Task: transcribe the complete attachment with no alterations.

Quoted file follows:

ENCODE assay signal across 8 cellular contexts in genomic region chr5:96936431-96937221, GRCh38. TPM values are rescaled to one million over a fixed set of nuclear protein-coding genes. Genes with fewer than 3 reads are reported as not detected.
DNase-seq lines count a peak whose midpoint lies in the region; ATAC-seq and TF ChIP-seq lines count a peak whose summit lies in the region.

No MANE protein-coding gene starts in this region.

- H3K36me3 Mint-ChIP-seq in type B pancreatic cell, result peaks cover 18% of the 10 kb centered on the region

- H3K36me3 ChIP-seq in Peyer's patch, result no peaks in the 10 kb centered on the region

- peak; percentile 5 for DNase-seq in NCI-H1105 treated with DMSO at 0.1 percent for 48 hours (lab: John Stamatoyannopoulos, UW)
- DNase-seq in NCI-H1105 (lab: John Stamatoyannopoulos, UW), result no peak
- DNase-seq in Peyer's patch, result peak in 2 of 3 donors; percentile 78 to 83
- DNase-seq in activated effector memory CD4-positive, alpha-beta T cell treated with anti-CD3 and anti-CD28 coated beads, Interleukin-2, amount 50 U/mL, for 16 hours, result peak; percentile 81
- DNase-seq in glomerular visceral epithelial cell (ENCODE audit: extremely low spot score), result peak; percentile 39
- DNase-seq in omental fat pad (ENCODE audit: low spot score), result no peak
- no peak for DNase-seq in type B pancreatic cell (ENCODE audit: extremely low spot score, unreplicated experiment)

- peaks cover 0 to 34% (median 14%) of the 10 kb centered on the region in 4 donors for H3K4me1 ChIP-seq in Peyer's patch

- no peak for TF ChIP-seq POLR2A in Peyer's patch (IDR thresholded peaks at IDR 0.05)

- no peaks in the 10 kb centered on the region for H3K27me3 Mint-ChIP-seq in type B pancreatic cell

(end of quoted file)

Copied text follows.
ENCODE assay signal across 8 cellular contexts in genomic region chr5:96936431-96937221, GRCh38. TPM values are rescaled to one million over a fixed set of nuclear protein-coding genes. Genes with fewer than 3 reads are reported as not detected.
DNase-seq lines count a peak whose midpoint lies in the region; ATAC-seq and TF ChIP-seq lines count a peak whose summit lies in the region.

No MANE protein-coding gene starts in this region.

- H3K36me3 Mint-ChIP-seq in type B pancreatic cell, result peaks cover 18% of the 10 kb centered on the region

- H3K36me3 ChIP-seq in Peyer's patch, result no peaks in the 10 kb centered on the region

- peak; percentile 5 for DNase-seq in NCI-H1105 treated with DMSO at 0.1 percent for 48 hours (lab: John Stamatoyannopoulos, UW)
- DNase-seq in NCI-H1105 (lab: John Stamatoyannopoulos, UW), result no peak
- DNase-seq in Peyer's patch, result peak in 2 of 3 donors; percentile 78 to 83
- DNase-seq in activated effector memory CD4-positive, alpha-beta T cell treated with anti-CD3 and anti-CD28 coated beads, Interleukin-2, amount 50 U/mL, for 16 hours, result peak; percentile 81
- DNase-seq in glomerular visceral epithelial cell (ENCODE audit: extremely low spot score), result peak; percentile 39
- DNase-seq in omental fat pad (ENCODE audit: low spot score), result no peak
- no peak for DNase-seq in type B pancreatic cell (ENCODE audit: extremely low spot score, unreplicated experiment)

- peaks cover 0 to 34% (median 14%) of the 10 kb centered on the region in 4 donors for H3K4me1 ChIP-seq in Peyer's patch

- no peak for TF ChIP-seq POLR2A in Peyer's patch (IDR thresholded peaks at IDR 0.05)

- no peaks in the 10 kb centered on the region for H3K27me3 Mint-ChIP-seq in type B pancreatic cell